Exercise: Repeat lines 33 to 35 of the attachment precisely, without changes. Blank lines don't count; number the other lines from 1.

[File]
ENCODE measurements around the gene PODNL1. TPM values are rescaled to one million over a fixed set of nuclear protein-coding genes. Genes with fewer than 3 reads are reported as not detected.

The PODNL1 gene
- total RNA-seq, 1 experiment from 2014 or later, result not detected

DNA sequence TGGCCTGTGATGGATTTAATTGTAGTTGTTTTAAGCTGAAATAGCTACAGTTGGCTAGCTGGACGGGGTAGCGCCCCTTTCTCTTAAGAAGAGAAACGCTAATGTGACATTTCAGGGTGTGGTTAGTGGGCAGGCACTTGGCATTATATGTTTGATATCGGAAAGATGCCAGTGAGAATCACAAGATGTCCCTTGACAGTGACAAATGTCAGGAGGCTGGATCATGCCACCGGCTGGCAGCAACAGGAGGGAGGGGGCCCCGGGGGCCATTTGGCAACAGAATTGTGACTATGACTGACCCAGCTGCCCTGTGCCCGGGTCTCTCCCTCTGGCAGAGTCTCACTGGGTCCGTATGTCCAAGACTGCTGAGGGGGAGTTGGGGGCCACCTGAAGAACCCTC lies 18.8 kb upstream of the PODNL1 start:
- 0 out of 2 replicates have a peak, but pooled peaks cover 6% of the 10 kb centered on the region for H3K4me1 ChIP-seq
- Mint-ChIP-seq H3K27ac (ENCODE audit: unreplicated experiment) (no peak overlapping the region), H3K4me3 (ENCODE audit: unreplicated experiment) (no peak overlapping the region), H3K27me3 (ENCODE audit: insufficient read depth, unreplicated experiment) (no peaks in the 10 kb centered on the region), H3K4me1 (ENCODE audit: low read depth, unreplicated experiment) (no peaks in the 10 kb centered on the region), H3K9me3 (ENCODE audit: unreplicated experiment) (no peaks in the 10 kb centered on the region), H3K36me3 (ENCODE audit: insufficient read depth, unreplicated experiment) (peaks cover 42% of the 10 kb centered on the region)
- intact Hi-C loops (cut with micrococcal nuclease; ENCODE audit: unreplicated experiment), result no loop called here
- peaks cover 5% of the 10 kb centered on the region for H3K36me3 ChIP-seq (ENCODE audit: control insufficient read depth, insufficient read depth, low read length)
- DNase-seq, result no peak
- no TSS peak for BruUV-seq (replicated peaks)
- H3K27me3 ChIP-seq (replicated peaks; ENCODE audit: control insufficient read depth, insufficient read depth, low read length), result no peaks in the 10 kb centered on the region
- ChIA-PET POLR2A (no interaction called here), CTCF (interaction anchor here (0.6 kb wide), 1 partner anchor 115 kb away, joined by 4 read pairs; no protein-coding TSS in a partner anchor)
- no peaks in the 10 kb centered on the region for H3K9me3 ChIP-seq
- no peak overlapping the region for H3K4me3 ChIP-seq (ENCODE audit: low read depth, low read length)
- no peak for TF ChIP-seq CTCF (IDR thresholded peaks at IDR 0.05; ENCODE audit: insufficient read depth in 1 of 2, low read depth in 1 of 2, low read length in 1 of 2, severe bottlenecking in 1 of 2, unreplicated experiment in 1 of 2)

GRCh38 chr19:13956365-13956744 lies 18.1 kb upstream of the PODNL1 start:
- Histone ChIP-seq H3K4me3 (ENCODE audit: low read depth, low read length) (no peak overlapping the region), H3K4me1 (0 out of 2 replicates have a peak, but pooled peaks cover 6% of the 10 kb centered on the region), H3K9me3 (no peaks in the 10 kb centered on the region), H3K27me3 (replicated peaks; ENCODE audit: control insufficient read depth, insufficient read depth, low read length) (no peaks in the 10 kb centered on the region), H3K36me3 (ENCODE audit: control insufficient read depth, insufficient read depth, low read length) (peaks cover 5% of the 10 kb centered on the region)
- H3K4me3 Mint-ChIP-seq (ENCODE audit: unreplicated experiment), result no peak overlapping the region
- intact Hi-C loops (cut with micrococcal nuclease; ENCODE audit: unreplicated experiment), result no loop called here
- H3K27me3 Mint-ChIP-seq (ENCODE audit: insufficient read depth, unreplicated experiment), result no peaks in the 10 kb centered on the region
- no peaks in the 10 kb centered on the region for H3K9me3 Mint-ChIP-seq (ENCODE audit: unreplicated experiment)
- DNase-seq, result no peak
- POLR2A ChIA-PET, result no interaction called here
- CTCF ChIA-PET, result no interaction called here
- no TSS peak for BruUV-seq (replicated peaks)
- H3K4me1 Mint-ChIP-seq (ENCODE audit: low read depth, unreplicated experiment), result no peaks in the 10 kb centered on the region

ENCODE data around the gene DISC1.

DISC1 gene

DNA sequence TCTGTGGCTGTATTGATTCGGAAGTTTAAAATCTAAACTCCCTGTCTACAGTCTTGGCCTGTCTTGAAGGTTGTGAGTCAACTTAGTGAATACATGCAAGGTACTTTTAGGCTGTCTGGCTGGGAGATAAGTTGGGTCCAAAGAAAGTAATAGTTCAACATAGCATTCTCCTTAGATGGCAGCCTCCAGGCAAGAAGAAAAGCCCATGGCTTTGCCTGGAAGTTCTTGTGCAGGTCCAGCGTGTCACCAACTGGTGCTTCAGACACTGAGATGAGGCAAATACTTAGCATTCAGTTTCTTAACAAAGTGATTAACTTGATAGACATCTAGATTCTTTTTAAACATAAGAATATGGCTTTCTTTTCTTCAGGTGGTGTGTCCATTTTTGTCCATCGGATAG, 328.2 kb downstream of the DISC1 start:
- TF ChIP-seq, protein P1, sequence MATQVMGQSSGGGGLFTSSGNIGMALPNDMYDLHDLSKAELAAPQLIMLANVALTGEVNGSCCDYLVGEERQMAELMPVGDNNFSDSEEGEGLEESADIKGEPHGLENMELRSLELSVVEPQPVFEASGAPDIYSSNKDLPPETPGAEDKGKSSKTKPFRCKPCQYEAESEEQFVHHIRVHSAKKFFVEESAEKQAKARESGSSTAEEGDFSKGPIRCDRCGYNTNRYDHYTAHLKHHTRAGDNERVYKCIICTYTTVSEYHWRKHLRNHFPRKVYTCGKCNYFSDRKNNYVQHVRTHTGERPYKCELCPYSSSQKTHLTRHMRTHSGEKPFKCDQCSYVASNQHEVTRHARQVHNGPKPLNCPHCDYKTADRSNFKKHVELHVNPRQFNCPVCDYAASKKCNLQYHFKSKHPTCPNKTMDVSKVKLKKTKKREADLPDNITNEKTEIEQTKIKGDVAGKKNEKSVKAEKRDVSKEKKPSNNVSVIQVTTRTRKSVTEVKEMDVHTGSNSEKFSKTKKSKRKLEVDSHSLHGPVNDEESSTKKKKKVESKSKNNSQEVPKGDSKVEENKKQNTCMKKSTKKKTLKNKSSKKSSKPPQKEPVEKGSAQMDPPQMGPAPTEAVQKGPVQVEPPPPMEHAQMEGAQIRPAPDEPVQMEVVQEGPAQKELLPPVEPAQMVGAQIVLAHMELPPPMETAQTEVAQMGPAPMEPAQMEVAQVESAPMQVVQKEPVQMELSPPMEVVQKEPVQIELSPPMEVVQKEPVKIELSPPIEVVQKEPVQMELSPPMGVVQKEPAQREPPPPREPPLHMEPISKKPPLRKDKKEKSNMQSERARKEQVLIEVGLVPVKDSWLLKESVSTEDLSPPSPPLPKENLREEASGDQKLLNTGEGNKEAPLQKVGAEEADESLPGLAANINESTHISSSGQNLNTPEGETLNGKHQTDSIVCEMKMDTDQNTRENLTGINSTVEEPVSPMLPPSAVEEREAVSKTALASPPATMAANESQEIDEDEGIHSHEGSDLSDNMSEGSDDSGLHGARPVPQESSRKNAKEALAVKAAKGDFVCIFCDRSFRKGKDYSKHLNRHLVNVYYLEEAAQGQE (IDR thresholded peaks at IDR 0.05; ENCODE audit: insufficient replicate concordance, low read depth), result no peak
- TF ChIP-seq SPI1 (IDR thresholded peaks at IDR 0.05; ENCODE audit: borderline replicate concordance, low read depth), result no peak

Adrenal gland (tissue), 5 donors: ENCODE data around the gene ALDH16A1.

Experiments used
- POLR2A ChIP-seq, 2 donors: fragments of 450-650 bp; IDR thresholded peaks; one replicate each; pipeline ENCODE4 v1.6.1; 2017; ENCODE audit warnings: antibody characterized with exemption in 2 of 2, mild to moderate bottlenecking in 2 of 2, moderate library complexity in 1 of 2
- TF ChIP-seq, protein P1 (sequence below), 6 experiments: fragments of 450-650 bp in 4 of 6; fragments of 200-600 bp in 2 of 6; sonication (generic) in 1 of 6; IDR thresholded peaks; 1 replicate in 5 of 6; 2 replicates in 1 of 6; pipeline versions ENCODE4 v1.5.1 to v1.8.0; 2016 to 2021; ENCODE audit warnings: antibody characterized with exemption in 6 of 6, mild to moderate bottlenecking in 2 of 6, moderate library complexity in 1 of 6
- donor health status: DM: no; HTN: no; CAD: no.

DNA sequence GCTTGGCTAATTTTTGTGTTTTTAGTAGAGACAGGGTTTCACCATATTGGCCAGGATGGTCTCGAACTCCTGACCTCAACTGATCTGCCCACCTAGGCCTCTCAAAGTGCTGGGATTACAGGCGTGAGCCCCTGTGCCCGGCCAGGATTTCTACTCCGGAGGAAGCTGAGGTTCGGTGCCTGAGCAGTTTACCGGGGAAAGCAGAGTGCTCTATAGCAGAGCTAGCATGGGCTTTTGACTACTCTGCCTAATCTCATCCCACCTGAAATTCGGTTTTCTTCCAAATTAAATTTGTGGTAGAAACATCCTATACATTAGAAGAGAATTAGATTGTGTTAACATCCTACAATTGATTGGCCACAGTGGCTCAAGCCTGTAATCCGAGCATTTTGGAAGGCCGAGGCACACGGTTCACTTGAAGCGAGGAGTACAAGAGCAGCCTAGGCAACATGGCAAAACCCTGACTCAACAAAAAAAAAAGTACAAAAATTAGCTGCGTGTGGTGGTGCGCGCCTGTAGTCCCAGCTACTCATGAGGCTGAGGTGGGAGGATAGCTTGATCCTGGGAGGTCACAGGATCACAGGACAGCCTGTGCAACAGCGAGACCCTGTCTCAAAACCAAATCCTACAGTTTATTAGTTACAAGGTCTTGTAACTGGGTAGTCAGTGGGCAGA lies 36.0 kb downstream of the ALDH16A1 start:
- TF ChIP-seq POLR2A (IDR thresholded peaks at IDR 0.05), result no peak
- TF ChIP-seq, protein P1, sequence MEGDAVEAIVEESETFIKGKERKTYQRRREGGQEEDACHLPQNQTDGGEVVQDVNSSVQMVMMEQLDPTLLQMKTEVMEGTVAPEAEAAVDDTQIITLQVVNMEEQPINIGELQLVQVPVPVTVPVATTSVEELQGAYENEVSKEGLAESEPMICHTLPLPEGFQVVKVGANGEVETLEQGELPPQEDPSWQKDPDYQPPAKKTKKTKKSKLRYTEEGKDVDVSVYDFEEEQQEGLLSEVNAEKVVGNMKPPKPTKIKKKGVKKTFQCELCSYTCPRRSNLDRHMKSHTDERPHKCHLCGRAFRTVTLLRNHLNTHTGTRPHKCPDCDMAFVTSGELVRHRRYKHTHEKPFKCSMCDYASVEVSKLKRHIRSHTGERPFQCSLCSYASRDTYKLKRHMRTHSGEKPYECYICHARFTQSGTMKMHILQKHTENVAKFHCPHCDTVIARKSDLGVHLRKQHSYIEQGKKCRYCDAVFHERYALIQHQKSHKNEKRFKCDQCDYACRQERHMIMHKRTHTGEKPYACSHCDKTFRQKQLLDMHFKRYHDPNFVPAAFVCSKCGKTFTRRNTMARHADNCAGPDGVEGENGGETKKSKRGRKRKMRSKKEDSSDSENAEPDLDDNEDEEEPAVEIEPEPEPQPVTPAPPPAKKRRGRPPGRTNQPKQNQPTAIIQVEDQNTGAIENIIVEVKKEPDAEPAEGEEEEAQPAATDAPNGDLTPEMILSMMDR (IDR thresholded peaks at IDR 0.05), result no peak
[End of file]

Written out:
Experiments used
- POLR2A ChIP-seq, 2 donors: fragments of 450-650 bp; IDR thresholded peaks; one replicate each; pipeline ENCODE4 v1.6.1; 2017; ENCODE audit warnings: antibody characterized with exemption in 2 of 2, mild to moderate bottlenecking in 2 of 2, moderate library complexity in 1 of 2
- TF ChIP-seq, protein P1 (sequence below), 6 experiments: fragments of 450-650 bp in 4 of 6; fragments of 200-600 bp in 2 of 6; sonication (generic) in 1 of 6; IDR thresholded peaks; 1 replicate in 5 of 6; 2 replicates in 1 of 6; pipeline versions ENCODE4 v1.5.1 to v1.8.0; 2016 to 2021; ENCODE audit warnings: antibody characterized with exemption in 6 of 6, mild to moderate bottlenecking in 2 of 6, moderate library complexity in 1 of 6